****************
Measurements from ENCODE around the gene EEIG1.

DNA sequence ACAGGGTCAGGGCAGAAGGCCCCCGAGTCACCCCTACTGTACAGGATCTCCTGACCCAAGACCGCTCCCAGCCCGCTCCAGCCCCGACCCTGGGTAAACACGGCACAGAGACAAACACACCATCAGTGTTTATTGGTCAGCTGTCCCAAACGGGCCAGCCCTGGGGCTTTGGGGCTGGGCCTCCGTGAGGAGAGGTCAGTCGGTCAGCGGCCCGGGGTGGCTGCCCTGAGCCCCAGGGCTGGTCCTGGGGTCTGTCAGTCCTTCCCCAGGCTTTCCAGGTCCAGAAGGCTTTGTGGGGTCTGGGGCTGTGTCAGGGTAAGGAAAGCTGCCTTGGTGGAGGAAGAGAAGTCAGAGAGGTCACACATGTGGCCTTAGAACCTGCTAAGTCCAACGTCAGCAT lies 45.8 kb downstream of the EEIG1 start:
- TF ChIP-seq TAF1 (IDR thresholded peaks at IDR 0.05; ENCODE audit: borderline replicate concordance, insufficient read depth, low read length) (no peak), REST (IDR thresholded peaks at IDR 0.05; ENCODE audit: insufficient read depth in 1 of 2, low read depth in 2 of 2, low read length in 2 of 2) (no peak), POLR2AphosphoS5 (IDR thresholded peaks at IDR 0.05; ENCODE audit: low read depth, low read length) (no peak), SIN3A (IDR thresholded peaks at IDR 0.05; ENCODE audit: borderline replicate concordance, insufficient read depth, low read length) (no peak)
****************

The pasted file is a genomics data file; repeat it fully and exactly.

Measurements from ENCODE around the gene EEIG1.

DNA sequence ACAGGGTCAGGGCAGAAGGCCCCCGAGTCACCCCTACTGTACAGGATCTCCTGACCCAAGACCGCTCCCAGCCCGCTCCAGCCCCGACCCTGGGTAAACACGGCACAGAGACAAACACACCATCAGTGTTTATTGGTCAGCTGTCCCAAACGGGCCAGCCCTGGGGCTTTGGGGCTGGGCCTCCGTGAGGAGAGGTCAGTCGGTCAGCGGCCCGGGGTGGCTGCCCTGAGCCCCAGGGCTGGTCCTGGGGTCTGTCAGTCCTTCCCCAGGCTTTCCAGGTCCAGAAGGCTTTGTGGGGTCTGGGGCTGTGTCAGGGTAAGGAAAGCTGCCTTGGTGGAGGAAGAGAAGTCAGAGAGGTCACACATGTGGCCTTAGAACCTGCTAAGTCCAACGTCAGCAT lies 45.8 kb downstream of the EEIG1 start:
- TF ChIP-seq TAF1 (IDR thresholded peaks at IDR 0.05; ENCODE audit: borderline replicate concordance, insufficient read depth, low read length) (no peak), REST (IDR thresholded peaks at IDR 0.05; ENCODE audit: insufficient read depth in 1 of 2, low read depth in 2 of 2, low read length in 2 of 2) (no peak), POLR2AphosphoS5 (IDR thresholded peaks at IDR 0.05; ENCODE audit: low read depth, low read length) (no peak), SIN3A (IDR thresholded peaks at IDR 0.05; ENCODE audit: borderline replicate concordance, insufficient read depth, low read length) (no peak)